The Swiss politics could not avoid the new movement of Enlightenment; liberal political philosophy came to existence (21). The development of industry also helped the changes. Since Enlightenment and industrial development mainly took place in urban areas, the cities went through the biggest influence overall. Furthermore since many enlightenment thinkers came from France, the French-speaking Switzerland was especially influenced (22). Rural cantons still tend to be conservative. The idea of separation of church and state emerged; the Catholic clergy in rural areas managed to maintain their hold on education, and remained politically influential (23). In the 18th century, the new industrial and intellectual elite challenged the entrenched ruling circles (24).

II.8 The Massacre of Swiss Mercenaries in France
            Many young men of Switzerland earned their living as mercenaries serving the French king. During the early stage of the French Revolution when Montagnards [the radical party in the French Revolution] attacked the Tuileries Palace in 1792, 800 Swiss mercenary troops were killed. The prevalent feeling in Switzerland was horror. The swiss guards were honored with the Lion Monument in Lucerne.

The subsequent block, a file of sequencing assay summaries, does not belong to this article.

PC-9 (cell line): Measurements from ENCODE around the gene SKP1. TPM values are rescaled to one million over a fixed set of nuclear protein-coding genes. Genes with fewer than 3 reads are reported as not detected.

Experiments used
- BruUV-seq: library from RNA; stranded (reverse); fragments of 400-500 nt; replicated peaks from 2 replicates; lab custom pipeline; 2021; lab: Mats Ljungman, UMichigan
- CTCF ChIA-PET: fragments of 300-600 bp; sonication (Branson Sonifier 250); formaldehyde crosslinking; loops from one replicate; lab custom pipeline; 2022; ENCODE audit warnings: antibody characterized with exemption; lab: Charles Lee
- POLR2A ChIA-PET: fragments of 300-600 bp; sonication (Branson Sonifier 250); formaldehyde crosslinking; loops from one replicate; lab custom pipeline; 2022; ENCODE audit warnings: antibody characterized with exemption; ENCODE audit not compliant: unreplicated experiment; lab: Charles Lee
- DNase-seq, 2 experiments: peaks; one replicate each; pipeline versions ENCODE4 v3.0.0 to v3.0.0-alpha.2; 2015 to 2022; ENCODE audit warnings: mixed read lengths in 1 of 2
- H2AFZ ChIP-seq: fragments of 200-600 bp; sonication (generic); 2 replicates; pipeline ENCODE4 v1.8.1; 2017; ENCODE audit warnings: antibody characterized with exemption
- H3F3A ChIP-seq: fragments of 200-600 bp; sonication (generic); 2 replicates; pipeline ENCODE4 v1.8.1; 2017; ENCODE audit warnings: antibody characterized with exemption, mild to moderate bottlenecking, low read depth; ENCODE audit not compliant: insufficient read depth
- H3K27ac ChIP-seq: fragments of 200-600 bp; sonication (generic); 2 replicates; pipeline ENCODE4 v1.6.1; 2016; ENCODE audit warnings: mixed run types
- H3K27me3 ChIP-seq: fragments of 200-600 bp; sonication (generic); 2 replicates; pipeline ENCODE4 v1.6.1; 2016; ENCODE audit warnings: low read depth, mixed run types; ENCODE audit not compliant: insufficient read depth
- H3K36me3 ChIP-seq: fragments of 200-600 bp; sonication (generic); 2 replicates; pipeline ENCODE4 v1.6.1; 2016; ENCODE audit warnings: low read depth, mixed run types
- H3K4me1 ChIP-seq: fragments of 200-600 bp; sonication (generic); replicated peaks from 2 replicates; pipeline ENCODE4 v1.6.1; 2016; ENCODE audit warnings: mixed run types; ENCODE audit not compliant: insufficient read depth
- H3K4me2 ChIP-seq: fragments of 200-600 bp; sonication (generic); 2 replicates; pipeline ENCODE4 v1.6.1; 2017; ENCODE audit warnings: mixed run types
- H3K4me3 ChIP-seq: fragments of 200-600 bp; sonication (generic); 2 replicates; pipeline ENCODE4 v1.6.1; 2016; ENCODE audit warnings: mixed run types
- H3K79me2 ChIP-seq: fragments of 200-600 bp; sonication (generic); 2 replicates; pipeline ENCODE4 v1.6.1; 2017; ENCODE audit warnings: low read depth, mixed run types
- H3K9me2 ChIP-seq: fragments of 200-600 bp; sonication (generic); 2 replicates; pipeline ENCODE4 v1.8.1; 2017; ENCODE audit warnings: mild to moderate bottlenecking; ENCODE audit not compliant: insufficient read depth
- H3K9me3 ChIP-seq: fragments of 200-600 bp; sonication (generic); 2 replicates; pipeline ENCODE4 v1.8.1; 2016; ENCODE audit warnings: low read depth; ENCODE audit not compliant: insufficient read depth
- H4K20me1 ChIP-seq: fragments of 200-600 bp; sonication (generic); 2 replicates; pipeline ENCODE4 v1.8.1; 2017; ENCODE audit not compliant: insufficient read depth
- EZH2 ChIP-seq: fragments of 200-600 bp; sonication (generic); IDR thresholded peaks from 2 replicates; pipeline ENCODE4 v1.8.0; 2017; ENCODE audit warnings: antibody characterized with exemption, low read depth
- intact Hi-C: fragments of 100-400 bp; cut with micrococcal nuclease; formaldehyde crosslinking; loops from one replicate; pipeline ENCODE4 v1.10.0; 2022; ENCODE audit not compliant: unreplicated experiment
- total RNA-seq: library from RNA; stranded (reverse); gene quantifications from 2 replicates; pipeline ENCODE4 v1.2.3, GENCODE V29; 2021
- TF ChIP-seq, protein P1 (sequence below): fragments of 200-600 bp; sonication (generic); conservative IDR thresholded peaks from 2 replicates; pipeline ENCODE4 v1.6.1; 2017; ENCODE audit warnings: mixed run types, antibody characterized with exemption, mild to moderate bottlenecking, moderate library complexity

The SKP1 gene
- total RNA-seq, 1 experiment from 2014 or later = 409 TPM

II.9 The French Revolution and the End of the Old Swiss Confederacy
            The revolutionary fervor prevailed in France; it also had a strong influence over Switzerland, especially subject territories and rural areas, provoking revolutionary ideas of liberty in Switzerland. In the 1780s, eading societies were founded at Wadenswil, Stafa and in the valley of Glatt (Zurich): the peasants began to get informed (25). The Following is a chronology of such revolts caused by French revolutionary fervor :

 :   1790 petition by Unter-Hallau (Schaffhausen)
 :   1790 petition by Aarau
 :   1790 petitions by various cities of canton Vaud (then subject to Bern)
 :   1790 reverend Jean Rodolphe Martin from Mezieres arrested
 :   1790 city council of Basel puts an end to bondage